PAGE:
When scouring your landing page analytics, categorize your pages by these two buckets, and then analyze. What patterns in views and conversion rates do you notice? Are certain topics getting less love than others? What about types of offers? Does your audience tend to prefer webinars or ebooks? Can you map preferences of type to specific topics?
This analysis will indicate which topics and types of offers are/aren't really resonating with your audience. Use that insight to inform your future content creation efforts -- by creating more of the offers that work, and fewer that don't.
5) How Your Landing Pages Tie to the Bottom Line
Aaah, we tricked you! There's actually a third way to classify your landing pages, but it really deserved a section of its own. Because one of the most powerful insights you can gain from your landing page analytics is which ones are effective at generating leads and customers, you can use this information to also classify landing pages by stage in the sales cycle and also to inform your lead generation and lead nurturing efforts.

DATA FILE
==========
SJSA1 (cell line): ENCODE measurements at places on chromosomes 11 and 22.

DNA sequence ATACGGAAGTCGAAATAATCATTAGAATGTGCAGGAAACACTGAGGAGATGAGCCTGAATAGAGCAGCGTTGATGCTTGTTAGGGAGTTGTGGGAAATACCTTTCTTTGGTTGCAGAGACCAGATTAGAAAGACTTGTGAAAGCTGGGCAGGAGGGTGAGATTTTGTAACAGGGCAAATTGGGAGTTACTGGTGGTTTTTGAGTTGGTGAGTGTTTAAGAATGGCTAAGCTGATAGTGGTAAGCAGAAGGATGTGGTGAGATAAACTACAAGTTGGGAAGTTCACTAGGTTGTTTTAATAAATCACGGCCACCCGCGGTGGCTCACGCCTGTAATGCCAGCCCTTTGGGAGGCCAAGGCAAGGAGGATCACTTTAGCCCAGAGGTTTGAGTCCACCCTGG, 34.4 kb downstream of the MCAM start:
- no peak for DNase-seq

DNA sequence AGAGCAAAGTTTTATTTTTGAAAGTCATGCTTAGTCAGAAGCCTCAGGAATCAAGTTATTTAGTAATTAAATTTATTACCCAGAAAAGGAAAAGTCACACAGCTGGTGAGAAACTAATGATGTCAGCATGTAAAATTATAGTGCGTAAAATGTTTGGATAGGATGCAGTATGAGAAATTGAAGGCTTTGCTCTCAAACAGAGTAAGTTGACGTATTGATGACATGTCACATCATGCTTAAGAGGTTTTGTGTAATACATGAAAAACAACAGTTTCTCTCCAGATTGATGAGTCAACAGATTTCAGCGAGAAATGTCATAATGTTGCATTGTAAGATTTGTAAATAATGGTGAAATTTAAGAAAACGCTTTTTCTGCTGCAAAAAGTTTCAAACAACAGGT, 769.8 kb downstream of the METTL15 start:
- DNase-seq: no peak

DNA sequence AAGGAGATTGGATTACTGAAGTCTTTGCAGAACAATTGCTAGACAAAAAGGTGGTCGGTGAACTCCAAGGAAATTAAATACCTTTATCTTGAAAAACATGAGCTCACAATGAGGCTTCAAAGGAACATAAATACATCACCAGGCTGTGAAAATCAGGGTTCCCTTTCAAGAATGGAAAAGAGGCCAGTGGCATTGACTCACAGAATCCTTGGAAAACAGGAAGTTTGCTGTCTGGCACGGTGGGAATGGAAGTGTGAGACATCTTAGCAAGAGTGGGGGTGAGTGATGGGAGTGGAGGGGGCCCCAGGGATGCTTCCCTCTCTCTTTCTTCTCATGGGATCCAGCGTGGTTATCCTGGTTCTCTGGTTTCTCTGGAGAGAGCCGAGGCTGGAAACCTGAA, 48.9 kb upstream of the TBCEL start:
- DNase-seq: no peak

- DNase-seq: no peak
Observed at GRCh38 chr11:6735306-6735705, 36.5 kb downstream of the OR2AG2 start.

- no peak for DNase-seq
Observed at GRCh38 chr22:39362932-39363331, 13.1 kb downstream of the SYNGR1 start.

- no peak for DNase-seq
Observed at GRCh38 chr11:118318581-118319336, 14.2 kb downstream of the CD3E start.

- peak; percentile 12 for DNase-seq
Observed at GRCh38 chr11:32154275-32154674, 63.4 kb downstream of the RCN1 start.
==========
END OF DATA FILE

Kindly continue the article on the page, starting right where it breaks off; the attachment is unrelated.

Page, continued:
By stage in the sales cycle, we're referring to a prospect's readiness to buy. Someone in the awareness stage, for example, would probably be more likely to convert on a more top-of-the-funnel landing page offer such as an educational ebook than someone in the purchase stage, who'd be more likely to prefer a bottom-of-the-funnel offer like a free trial or a coupon.
Conducting this analysis will allow you to identify which of your landing pages map to which part of the sales cycle, helping you to make informed decisions about which CTAs to use on different parts of your website (e.g. your blog vs. your homepage vs. your products page) or in different channels (e.g. social media vs. PPC vs. lead nurturing).
To conduct this analysis, look at the conversion rates of your landing pages from two separate views: which have been most effective at converting visitors into leads, and which have been most effective at converting leads into customers. From this, you can start to understand which offers you should be showing to visitors who are in the awareness stage for the best likelihood of lead generation, and which should be used in the evaluation and purchasing stages during lead nurturing for the best likelihood of customer generation.
For example, if you know your blog is one of the first places people learn about your business, you'd probably be better off displaying CTAs for those evaluation-stage offers on your blog. People visiting the products pages of your website, on the other hand, might indicate a later stage in the sales cycle -- either evaluation or purchase -- so it might make more sense to display offers catered to those stages there. We have a really detailed post about how to map content to each stage in the sales cycle here if you want to learn more.
What other insights can you gain by diving into your landing page analytics?